In college, used to go there a lot after a movie in Westwood. Always reliable, always good service and coffee, and the bestest paty malt. Miss it.

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  • Ed W. says:

    I enjoyed all three locations for different reasons. They had a unique atmosphere that made you feel special for some reason. I guess they had an air of elegance and were simply very well run. They had a great turkey sandwich with cranberry sauce on it. I always used to get their turkey brochette too. No turkey dishes on the included menu but it was real turkey.

  • DaveF says:

    Ships in Westwood was like our dining room I ate there so often–the servers all knew my daughter’s name. A good friend got the giant Ships’ sign when they tore down the building and it is now installed in his back yard. It still works, too.

  • Phil says:

    I remember the old joke was you can burn your own toast. I miss Ships, there was no reason for them to go out of business, look at all the 24 Dennys still in business.

  • Larry Levit says:

    My wedding party culminated at Ships in Westwooed at 1am which was down the street from the Temple we got married at

    Long time resident of Culver City Ships was a staple for late night munchies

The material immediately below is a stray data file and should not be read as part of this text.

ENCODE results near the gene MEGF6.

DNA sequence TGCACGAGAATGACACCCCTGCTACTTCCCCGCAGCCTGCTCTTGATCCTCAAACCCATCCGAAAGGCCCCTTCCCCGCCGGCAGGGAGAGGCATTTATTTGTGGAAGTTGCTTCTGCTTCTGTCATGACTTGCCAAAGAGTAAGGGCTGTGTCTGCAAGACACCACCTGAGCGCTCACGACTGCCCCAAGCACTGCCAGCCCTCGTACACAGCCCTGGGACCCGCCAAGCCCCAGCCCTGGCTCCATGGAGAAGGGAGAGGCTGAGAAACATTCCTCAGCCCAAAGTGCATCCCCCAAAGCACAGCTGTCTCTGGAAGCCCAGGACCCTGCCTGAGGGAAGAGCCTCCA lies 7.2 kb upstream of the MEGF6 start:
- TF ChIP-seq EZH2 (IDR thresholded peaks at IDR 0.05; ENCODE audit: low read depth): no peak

• John says:

    Loved going to the Westwood Ship’s on Sunday mornings. Had a great breakfast and always consistently good. Anyone know why they closed? They always seemed busy to me. ???

  • Phil Conley says:

    My first date was at Ship’s in Culver City — around 1964. I first ate there in 1962 and yes – there was always something special about it that made it much classier than a Denny’s. It always had that super futuristic spaceship motif outside –

  • Jesse Silver says:

    Ships, the Westwood Village bastion, was my home away from home when I was a student at UCLA. The waitresses were friendly and a couple of them looked after us kids like we were theirs.
    I took my dates there, met my friends there, sometimes studied there. The food was good, but the clam chowder, Manhatten variety, was the absolute best!! Boy, how I wish I had that recipe I so miss that chowder!!